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Sunday, November 17, 2013

THE RESTAURANT/CELEBRITY COOKBOOK... one of the hottest trends in cookbooks. Actually, they've been
around for many years, but never in such proliferation. They are
automatic best sellers, since the book can be flogged at the restaurant
or TV show and since the chef ends up being a celebrity somewhere,
doing guest cooking or catering or even turning up on the Food Network.
Most of these books will certainly appeal to fans of the chef and/or
the restaurant and/or the media personality. Many of the recipes in
these books actually come off the menus of the restaurants involved.
Occasionally, there will be, in these books, special notes or preps, or
recipes for items no longer on the menu. Stories or anecdotes will be
related to the history of a dish. But because most of these books are
American, they use only US volume measurements for the ingredients;
sometimes there is a table of metric equivalents, but more often, there
is not. I'll try to point this out. The usual shtick is "favourite
recipes made easy for everyday cooks". There is also PR copy on
"demystifying ethnic ingredients". PR bumpf also includes much use of
the magic phrase "mouth-watering recipes" as if that is what it takes
to sell such a book. I keep hearing from readers, users, and other food
writers that some restaurant recipes (not necessarily from these books)
don't seem to work at home, but how could that be? The books all claim
to be kitchen tested for the home, and many books identify the food
researcher by name. Most books are loaded with tips, techniques, and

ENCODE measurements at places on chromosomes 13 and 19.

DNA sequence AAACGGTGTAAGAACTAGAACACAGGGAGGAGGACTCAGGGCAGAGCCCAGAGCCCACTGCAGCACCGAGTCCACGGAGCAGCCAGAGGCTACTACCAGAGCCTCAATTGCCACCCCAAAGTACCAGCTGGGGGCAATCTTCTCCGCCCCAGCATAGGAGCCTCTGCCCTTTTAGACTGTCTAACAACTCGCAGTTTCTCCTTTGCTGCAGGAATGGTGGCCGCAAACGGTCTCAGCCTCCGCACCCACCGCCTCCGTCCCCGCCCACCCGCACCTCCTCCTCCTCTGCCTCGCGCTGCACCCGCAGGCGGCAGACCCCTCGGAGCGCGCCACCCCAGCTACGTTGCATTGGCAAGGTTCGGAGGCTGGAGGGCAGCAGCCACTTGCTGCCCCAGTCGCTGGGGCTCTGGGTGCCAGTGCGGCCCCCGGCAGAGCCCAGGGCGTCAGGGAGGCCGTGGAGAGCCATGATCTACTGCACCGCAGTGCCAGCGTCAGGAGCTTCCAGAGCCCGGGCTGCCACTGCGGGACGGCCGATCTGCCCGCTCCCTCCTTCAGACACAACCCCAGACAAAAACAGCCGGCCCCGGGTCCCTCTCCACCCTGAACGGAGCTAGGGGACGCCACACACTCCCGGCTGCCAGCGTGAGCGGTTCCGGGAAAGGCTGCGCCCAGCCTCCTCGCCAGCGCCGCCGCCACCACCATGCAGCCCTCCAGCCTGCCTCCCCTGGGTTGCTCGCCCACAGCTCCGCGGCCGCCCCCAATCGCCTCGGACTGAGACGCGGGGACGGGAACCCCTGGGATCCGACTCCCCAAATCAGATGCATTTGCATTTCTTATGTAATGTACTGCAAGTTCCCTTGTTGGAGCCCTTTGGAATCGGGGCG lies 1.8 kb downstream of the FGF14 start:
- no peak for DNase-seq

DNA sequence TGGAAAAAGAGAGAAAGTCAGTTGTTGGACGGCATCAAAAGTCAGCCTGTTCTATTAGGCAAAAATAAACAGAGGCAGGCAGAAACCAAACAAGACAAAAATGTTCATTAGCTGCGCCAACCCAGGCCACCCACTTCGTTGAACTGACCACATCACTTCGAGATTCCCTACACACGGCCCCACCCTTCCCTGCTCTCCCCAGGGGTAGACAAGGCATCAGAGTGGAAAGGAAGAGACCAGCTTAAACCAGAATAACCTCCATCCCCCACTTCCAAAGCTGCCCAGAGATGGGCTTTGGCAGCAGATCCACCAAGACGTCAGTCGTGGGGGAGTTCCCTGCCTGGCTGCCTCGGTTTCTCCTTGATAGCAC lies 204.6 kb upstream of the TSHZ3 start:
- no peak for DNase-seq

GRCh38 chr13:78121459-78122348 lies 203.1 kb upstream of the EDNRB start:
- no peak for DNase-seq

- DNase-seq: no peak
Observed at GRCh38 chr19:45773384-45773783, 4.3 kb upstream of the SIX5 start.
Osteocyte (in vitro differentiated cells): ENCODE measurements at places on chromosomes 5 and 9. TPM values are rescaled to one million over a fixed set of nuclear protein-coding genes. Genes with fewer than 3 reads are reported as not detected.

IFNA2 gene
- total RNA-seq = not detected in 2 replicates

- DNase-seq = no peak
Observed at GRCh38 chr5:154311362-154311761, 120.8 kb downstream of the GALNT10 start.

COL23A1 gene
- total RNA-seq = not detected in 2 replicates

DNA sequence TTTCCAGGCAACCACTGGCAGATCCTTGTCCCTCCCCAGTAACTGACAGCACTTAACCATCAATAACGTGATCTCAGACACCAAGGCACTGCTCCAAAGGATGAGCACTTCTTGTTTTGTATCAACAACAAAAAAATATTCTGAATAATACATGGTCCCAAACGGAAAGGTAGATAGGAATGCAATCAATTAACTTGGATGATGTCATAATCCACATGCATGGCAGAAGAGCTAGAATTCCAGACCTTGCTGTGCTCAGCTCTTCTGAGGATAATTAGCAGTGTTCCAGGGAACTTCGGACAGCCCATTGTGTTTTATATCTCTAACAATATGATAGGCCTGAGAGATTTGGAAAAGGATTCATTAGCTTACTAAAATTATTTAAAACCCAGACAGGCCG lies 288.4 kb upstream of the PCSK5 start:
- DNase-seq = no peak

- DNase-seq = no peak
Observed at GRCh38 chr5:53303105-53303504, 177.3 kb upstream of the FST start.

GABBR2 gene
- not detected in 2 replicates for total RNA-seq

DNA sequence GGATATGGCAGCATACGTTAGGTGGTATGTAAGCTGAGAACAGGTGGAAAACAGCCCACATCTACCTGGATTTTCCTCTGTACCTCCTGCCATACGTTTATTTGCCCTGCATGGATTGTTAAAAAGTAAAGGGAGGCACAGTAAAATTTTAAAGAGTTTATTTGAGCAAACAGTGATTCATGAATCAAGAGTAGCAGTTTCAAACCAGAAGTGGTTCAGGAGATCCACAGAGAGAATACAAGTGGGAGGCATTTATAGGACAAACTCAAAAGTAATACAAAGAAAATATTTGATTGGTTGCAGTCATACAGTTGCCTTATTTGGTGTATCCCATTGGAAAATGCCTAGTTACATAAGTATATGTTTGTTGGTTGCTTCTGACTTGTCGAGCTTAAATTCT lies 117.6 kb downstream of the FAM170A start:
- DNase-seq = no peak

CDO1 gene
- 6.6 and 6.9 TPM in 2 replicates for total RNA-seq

advice, as well as gregarious stories about life in the restaurant
world. Photos abound, usually of the chef bounding about. The celebrity
books, with well-known chefs or entertainers, seem to have too much
self-involvement and ego. And, of course, there are a lot of food photo
shots, verging on gastroporn. There are endorsements from other
celebrities in magnificent cases of logrolling. If resources are cited,
they are usually American mail order firms, with websites. Some
companies, though, will ship around the world, so don't ignore them
altogether. Here's a rundown on the latest crop of such books –

BEST RECIPES EVER, v2 (Transcontinental Books, 2013, 256 pages, ISBN
978-1-927632-00-0, $26.95 CAN soft covers) is from the CBC and Canadian
Living Magazine. The book's been labeled "more fresh, fun & tasty
tested-till-perfect recipes from the hit show." This daily CBC show,
chef-hosted by Christine Tizzard, has been given full access to the
Canadian Living recipe library. Two or three preps are done each day.
The book is another collection of recipes from the show (seasons 3 and
4), covering a range of preps for all occasions such as breakfasts,
weekend dinners, weeknight dinners, "on the go" and more. It is
straight forward, with nutritional information and tips/advice. Each
prep generally has a plated photo. There are about 100 recipes, with
such as salmon fillets with ginger soy, strawberry mascarpone pizza,
curried lentil, turkey and rapini fusilli, or rhubarb banana crumble.
Preparations have their ingredients listed in avoirdupois measurements
and metric weights, but there is no table of metric equivalents. Check
out for more.
Quality/price rating: 86.

A HISTORY OF FOOD IN 100 RECIPES (Little, Brown, 2013, 360 pages, ISBN
978-0-316-22997-5, $35 US hard covers) is by William Sitwell, UK food
writer, editor and TV presenter. An earlier version of the book was
published in the UK in 2012 by Collins, but Little Brown took it on for
the North American market. It's an essential book in popular culinary
history, for he lays out a path from Ancient Egyptian bread (about 1958
BC) through 100 chapters ending at Meat fruit (foie gras & chicken
liver parfait) in 2011. The former is assumed from historical writings
while the latter is from Heston Blumenthal. Each chapter gets a prep
(they are in chronological order), with a title of a dish sourced from